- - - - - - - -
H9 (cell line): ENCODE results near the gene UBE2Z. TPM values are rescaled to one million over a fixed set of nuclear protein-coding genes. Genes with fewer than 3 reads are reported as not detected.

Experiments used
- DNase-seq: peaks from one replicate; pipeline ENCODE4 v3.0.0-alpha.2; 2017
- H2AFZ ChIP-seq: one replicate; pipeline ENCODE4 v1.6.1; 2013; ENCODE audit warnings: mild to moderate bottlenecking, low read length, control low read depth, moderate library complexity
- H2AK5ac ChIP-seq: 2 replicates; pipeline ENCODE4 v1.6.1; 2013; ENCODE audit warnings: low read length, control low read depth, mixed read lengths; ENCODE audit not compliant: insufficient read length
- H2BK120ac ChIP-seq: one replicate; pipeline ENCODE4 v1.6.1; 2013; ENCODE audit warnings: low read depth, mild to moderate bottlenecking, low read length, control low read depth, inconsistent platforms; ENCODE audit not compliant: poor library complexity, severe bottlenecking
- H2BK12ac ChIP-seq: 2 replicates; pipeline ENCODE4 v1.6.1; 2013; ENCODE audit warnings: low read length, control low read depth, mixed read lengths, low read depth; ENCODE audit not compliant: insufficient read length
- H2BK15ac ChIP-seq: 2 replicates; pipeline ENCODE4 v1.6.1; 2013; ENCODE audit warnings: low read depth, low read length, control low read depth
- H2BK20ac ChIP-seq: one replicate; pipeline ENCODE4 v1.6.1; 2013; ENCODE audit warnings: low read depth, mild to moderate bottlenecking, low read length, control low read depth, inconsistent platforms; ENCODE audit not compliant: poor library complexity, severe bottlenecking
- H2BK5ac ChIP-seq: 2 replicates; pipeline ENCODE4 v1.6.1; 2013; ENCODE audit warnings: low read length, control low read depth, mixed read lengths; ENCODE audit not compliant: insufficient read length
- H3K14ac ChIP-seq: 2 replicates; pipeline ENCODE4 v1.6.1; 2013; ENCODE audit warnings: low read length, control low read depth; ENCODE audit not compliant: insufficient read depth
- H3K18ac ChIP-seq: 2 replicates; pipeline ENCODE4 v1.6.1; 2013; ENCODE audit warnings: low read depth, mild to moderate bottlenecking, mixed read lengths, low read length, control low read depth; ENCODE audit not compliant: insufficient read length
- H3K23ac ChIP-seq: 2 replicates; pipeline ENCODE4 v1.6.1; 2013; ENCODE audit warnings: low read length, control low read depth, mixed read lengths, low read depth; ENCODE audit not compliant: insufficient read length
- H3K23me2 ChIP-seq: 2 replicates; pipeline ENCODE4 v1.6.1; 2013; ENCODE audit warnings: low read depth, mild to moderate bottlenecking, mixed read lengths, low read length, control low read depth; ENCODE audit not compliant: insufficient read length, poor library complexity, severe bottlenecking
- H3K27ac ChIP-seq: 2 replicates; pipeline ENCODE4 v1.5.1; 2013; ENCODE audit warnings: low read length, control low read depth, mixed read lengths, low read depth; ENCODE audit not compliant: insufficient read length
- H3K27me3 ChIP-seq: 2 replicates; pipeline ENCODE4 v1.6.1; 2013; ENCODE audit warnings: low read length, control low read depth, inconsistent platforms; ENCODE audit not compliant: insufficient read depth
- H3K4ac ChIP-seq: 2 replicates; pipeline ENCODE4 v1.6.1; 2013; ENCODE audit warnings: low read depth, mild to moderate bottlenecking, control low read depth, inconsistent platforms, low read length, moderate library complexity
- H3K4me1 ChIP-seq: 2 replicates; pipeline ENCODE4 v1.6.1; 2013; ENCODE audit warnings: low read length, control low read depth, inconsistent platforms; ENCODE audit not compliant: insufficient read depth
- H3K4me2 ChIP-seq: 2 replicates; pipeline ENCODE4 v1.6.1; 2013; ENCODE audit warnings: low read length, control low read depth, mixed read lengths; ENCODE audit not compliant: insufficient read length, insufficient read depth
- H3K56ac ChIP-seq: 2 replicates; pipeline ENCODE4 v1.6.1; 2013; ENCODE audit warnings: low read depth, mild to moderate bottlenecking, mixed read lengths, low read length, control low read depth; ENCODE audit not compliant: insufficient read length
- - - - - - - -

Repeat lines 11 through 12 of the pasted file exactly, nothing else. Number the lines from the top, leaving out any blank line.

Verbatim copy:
- H3K14ac ChIP-seq: 2 replicates; pipeline ENCODE4 v1.6.1; 2013; ENCODE audit warnings: low read length, control low read depth; ENCODE audit not compliant: insufficient read depth
- H3K18ac ChIP-seq: 2 replicates; pipeline ENCODE4 v1.6.1; 2013; ENCODE audit warnings: low read depth, mild to moderate bottlenecking, mixed read lengths, low read length, control low read depth; ENCODE audit not compliant: insufficient read length